Dr. Nick Brake may be retiring as superintendent of Owensboro Public Schools at the end of 2019, but he plans to remain engaged in education in the areas of policy or higher education as soon as he “returns from the desert” — his way of saying he is going to take a short break.
As superintendent of the district for six and a half years, Brake tried to be out of his office in the mornings, visiting schools and classrooms. He spent the middle of the day in his office, and then, due to teachers’ schedules, held meetings later in the day. It has been important to Brake to be visible to students, staff and the community during the school day.
In the last couple of years, Brake has been more involved at the state and national level, which meant he has traveled out of district and state.
“I have been blessed to be able to do that and put the community and the district on the map,” Brake said.
Brake said the district has been great to his family. Both of his children, Anna Caroline and Nicholas, graduated from Owensboro High School, and both were student body president of their class, which allowed them to sit on stage with their father for each child’s graduation. District photographers captured candid photos of each moment on stage with Nick, and each picture is framed in his office.
“I also had the opportunity to give each their degree,” Brake said.
Early in his career, when he was teaching at Daviess County High School and also serving on the Site-Based Decision Making Council, there was discussion of banning the book, The Color Purple by Alice Walker. Brake believes that no books should be banned in the 20th century, but this moment is when he saw an opportunity to become involved in educational leadership.
In 2006, his wife Candance gave him a copy of the book for Christmas with a dedication to remind him of the beginning, and to inspire him to “charge the mountain.” The book resides in Brake’s office.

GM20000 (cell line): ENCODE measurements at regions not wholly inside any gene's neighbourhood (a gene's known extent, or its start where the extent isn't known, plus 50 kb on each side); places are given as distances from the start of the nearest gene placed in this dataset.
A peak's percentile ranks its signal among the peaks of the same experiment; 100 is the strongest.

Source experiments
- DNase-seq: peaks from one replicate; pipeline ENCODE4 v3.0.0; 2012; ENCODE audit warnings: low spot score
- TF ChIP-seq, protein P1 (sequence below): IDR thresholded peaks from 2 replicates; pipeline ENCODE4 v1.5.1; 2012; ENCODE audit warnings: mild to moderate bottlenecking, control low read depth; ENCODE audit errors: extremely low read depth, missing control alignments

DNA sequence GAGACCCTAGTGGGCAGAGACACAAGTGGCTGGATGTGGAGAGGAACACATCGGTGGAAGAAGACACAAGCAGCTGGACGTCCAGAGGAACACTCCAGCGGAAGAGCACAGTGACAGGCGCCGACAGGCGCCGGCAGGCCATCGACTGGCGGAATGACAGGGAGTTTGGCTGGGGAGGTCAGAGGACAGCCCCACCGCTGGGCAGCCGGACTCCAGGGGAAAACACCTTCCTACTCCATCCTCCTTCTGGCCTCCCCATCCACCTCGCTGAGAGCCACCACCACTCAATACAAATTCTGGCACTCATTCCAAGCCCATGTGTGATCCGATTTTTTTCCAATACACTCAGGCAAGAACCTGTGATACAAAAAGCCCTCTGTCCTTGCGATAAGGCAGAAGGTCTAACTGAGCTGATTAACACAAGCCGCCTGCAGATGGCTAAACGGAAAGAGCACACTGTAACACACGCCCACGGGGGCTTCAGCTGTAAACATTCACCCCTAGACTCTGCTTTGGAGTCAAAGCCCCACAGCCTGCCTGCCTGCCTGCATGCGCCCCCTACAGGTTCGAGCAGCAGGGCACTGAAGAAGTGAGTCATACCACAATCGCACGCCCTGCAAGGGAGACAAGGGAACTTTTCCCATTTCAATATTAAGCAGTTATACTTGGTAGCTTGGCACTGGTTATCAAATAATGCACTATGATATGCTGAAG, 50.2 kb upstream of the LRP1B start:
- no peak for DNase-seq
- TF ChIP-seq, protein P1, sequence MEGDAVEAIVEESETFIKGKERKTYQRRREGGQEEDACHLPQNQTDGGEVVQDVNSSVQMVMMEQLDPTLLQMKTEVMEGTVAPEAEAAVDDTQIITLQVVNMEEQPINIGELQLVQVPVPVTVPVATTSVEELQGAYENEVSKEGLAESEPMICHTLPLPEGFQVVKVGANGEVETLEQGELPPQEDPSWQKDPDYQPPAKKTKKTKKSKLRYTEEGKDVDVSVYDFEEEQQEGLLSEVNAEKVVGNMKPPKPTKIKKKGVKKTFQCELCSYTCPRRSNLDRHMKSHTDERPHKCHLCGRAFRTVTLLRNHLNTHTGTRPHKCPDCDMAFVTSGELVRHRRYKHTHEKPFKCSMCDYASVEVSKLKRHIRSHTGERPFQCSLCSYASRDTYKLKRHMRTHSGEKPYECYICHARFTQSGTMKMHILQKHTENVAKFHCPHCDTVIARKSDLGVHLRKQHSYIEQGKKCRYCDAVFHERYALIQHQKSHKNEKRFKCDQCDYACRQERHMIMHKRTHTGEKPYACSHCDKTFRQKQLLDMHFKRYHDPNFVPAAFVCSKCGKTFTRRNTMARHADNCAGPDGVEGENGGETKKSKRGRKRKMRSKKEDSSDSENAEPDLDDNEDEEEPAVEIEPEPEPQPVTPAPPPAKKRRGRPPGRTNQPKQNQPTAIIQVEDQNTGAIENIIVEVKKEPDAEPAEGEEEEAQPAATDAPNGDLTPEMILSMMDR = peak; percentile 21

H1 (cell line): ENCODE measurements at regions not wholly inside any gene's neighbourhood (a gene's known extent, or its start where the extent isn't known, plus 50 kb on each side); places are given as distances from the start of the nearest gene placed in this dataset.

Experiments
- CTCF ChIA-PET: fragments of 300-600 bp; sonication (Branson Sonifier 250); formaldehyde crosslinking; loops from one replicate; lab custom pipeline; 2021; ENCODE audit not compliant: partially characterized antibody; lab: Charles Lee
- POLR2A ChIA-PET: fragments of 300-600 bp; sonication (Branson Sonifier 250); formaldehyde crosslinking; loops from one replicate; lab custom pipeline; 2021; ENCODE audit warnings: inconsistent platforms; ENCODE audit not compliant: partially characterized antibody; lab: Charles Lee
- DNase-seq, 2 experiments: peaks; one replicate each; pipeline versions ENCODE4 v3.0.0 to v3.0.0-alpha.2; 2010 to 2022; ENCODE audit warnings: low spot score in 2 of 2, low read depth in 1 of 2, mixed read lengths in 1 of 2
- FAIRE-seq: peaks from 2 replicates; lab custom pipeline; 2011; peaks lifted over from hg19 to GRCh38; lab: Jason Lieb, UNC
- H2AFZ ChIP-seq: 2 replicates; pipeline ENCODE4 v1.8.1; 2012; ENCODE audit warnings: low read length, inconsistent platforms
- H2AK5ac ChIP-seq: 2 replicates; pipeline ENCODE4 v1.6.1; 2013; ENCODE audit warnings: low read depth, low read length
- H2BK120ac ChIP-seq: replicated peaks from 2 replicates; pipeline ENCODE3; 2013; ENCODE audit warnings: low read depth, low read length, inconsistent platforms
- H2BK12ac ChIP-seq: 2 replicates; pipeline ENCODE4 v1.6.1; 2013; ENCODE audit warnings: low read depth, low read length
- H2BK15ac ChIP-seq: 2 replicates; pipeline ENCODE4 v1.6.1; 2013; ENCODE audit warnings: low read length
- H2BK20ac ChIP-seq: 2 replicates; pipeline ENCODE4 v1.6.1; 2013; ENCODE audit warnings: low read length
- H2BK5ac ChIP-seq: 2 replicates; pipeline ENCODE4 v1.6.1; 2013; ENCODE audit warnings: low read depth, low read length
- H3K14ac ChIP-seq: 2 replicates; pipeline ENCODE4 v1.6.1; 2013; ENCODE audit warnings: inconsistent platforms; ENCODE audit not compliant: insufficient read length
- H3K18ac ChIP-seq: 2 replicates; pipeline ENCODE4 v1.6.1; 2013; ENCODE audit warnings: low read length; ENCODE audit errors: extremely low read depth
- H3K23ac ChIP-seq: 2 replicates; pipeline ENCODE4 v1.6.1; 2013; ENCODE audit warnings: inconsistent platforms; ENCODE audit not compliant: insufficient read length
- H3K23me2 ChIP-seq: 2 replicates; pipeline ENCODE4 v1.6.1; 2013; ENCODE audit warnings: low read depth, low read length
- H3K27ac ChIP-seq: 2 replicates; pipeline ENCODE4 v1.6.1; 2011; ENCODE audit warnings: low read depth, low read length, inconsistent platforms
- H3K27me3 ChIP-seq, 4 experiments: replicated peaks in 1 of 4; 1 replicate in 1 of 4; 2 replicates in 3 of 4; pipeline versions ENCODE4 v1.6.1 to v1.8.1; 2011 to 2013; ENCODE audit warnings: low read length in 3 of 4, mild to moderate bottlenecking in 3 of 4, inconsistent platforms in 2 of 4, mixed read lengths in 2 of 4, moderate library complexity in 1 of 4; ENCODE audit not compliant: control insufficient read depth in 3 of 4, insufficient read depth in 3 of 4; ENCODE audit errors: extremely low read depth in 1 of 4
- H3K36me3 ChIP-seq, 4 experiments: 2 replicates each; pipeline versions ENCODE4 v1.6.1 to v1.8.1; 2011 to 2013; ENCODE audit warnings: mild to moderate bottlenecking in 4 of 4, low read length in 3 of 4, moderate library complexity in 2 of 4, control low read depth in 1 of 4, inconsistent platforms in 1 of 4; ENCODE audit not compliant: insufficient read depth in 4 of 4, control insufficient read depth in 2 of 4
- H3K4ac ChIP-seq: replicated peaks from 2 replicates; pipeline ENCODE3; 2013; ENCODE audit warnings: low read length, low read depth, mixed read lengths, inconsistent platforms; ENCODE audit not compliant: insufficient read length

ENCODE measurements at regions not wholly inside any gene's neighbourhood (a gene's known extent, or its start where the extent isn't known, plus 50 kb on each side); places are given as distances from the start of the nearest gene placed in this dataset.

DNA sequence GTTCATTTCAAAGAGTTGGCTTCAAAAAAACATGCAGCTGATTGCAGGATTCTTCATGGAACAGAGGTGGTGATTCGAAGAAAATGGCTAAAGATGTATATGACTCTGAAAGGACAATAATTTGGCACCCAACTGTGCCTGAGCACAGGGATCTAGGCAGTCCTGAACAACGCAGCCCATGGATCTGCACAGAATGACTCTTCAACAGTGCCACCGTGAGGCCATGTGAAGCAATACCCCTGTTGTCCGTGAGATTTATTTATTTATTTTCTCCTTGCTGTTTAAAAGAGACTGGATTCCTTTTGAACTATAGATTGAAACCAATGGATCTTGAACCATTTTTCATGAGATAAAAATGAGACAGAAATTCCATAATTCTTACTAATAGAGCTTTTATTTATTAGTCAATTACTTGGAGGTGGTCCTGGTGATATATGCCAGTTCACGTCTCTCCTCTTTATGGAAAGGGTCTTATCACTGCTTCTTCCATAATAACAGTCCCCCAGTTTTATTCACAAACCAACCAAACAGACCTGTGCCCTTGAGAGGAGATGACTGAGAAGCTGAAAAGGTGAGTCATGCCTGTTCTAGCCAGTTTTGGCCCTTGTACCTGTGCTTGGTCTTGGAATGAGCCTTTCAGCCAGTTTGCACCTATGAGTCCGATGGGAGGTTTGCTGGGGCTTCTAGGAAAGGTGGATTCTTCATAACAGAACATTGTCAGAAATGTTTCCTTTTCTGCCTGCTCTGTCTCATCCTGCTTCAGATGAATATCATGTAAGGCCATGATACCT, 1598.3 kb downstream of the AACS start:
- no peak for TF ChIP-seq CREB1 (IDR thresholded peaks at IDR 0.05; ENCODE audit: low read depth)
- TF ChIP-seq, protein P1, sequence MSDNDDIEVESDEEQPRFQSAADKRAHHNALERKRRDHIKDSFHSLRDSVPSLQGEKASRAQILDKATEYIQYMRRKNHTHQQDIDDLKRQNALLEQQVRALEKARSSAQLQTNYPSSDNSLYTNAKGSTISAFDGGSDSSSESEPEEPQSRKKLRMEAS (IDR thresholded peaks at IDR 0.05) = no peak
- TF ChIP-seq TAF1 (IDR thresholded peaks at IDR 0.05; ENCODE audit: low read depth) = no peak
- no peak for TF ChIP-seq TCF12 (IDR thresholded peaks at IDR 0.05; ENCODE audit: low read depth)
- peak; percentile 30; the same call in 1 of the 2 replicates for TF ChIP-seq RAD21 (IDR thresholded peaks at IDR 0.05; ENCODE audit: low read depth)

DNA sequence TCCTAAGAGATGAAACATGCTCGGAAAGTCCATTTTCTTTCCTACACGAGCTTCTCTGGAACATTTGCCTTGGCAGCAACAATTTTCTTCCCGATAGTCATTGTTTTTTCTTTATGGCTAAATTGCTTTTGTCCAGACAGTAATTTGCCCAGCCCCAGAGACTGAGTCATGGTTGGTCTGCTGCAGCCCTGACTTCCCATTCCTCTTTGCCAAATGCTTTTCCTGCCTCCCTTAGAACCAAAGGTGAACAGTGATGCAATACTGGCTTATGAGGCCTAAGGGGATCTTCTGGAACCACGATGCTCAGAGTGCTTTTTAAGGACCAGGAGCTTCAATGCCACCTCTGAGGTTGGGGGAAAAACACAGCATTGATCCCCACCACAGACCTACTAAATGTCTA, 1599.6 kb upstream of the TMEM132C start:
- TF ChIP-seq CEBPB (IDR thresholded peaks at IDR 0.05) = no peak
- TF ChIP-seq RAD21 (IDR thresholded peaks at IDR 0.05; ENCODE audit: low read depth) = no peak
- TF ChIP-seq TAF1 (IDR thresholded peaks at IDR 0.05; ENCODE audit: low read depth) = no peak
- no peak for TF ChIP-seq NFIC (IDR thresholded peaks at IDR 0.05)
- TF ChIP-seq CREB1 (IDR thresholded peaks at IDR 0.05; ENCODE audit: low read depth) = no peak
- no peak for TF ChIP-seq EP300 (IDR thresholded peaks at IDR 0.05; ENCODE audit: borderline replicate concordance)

“It’s about standing up for your ideas,” Brake said.
When Brake left Owensboro Community and Technical College, where he had served as dean and vice president, his colleagues gave him a replica of Ellis Island. Brake said that the significance of Ellis Island is two-fold: his family emigrated from Germany and he is third-generation American, and also because of a metaphor he once heard that he often shared — that a community college is the Ellis Island of higher education.
“[The community college] provides the opportunity to create because they are open-access institutions,” Brake said. “They provide large opportunities for a large swath [of people].”
These two items, he said, are two of his most treasured, most important things and everything goes squarely back to Ellis Island and The Color Purple, he said.
His office is also filled with framed degrees and photographs of family and friends from the years, along with a prominently displayed porcelain tray with a quote by Winston Churchill in the center — “Meet success like a gentleman; disaster like a man.” The tray was given to Brake by Madison Silvert when Brake left his position of President/CEO of the Greater Owensboro Economic Development Corporation.
Although Brake said that there are a lot of challenges in public education, his wife says they are going to have to wheel him out of the classroom. Brake also teaches at Western Kentucky University, and is currently teaching Ancient Greece to students interested in becoming teachers. He enjoys the material, which he said relates so well to contemporary situations, but he also understands the craft, and can empathize with the students about the changes in technology and teaching.
“It’s been a good run,” Brake said.